Reading, Watching 01.15
This is a (semi-) regular feature for paid subscribers where I write a little about what I’ve recently been reading and watching. Hope you enjoy!
I’m sure you’re all waiting with baited breath for more thrilling thoughts on the theory of “political capitalism,” but first this week’s Reading, Watching.
The Hungarian Marxist philosopher and dissident Gáspár Miklós Tamas died today. There is a fascinating and quite touching interview with him in the New Left Review from 2013. A sample:
Later, when my father was thoroughly disenchanted with the system, I asked him why he still called himself a Communist. He showed me a little plastic—well, I suppose, bakelite—cube, with six little photos glued on its sides: the portraits of some of the best friends of his youth, tortured to death by the royal Hungarian and Romanian secret services, or by the Gestapo in that awful year, 1944. ‘Because I cannot explain it to them’, he said. It was the perfect Christian idea: bearing witness, martyrdom as the theological guarantee of truth. They were justified by heroic death, and so was the cause. He could not escape it. Keeping faith in the teeth of adverse political experience, the rotting away of the movement, was the only course. Anything else would have been treason. Duplex veritas also: he never denied that ‘state socialism’ was a failure. His identity and his principles were at loggerheads. Some of his comrades, back from the concentration camps, had been rearrested by the Communist authorities, ‘disappeared’ without a sound. This destroyed him as an intellectual.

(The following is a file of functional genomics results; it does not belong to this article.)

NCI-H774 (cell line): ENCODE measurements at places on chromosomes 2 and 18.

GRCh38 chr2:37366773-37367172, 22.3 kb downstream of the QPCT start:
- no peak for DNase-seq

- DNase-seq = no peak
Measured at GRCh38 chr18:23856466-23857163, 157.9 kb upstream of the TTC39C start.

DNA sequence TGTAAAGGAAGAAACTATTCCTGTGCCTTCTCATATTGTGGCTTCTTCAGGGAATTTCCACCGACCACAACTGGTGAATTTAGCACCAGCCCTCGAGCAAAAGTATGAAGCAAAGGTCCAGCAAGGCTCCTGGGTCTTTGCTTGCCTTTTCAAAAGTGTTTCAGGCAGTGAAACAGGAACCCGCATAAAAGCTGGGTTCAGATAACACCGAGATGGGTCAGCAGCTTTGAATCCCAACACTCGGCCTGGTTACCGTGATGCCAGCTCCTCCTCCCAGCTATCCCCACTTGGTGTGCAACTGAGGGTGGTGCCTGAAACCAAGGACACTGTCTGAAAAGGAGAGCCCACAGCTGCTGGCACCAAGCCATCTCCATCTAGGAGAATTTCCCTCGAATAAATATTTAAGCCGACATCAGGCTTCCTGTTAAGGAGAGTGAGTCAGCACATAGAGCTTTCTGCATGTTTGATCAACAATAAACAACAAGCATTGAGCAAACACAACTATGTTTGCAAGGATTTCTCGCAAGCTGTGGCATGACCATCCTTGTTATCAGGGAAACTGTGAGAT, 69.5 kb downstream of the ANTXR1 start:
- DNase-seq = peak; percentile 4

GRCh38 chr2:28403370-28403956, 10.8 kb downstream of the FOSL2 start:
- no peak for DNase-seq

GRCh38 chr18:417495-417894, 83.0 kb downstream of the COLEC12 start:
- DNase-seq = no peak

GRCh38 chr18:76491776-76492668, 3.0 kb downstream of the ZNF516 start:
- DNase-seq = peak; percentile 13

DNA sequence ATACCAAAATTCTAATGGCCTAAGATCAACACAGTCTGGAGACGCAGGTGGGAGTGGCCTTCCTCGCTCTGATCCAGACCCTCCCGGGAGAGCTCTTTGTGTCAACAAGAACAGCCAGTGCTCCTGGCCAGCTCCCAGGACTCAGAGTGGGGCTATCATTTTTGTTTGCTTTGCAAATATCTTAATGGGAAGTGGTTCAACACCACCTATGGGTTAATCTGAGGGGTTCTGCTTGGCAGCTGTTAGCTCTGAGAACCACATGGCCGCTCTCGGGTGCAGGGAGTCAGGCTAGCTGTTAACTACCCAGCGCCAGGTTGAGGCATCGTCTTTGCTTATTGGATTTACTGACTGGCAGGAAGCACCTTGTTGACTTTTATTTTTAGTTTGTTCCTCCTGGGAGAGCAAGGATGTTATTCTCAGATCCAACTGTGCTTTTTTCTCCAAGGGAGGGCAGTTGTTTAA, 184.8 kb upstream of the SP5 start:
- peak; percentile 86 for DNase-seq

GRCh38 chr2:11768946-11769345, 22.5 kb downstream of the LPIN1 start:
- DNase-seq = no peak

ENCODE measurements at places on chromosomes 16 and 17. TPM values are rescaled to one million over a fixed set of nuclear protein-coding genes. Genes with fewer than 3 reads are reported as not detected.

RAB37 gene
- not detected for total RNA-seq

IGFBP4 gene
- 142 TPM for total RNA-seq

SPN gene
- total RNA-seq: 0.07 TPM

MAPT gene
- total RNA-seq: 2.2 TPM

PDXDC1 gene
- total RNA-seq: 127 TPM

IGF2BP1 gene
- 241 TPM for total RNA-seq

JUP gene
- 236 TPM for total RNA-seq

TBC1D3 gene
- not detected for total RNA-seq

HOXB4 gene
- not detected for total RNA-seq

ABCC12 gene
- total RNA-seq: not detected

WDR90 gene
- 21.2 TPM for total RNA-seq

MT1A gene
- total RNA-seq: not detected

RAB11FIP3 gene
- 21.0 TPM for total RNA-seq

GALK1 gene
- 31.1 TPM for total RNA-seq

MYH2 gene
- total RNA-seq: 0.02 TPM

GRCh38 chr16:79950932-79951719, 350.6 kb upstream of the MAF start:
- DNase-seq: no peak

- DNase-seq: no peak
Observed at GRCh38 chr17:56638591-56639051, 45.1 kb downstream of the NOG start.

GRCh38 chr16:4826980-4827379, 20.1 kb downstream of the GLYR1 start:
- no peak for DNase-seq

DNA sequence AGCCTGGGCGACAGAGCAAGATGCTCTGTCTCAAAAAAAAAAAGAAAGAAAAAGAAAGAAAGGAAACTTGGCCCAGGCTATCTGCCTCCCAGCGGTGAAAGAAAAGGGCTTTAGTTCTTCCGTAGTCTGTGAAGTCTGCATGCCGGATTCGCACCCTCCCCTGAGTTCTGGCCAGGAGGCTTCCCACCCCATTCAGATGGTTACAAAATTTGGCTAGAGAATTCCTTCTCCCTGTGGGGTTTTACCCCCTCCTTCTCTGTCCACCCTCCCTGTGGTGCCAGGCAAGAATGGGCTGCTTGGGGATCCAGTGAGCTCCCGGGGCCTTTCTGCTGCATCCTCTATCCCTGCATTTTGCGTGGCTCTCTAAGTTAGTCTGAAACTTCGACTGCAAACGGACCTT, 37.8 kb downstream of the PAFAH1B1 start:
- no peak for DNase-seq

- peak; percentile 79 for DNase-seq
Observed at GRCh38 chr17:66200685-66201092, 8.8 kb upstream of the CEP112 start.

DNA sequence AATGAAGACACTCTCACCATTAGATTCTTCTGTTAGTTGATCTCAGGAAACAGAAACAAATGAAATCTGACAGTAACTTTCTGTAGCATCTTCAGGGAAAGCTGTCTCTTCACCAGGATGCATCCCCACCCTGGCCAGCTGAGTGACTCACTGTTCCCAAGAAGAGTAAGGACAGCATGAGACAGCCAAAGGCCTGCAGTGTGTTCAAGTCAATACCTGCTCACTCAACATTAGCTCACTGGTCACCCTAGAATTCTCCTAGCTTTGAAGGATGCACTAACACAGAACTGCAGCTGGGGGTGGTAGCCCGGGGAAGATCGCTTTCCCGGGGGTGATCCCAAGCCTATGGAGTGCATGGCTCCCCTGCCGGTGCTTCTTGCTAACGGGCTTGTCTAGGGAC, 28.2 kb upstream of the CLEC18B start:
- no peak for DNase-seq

Tamas proposed the term of “post-fascism” to describe the rise of the contemporary far right and his concept turned out to be quite prescient. Here he is writing in the Boston Review in 2000:
Post-fascism finds its niche easily in the new world of global capitalism without upsetting the dominant political forms of electoral democracy and representative government. It does what I consider to be central to all varieties of fascism, including the post-totalitarian version. Sans Führer, sans one-party rule, sans SA or SS, post-fascism reverses the Enlightenment tendency to assimilate citizenship to the human condition
I’ve often felt that the defining feature of Trumpism, starting from Birtherism, was its hostility to the citizenship of its designated enemies. For me, the most disturbing thing the Trump administration contemplated was a reversal of birthright citizenship.
Tamás felt that his idea of post-fascism was vindicated by the consolidation of the regime of Orbán. Here he is in a 2015 interview:
You have written about what you call “post-fascism”. Do you still think that concept is useful to understand what we are seeing in Europe now?
– I have been vindicated, unfortunately. So yes, this is what we have [in Hungary, editors’ remark], this is post-fascism. It has all the democratic trappings, there is no need for a formal dictatorship. We have a minority media world, where people as myself can talk with no consequence for them – because it doesn’t reach more than 5 to 10 percent of the population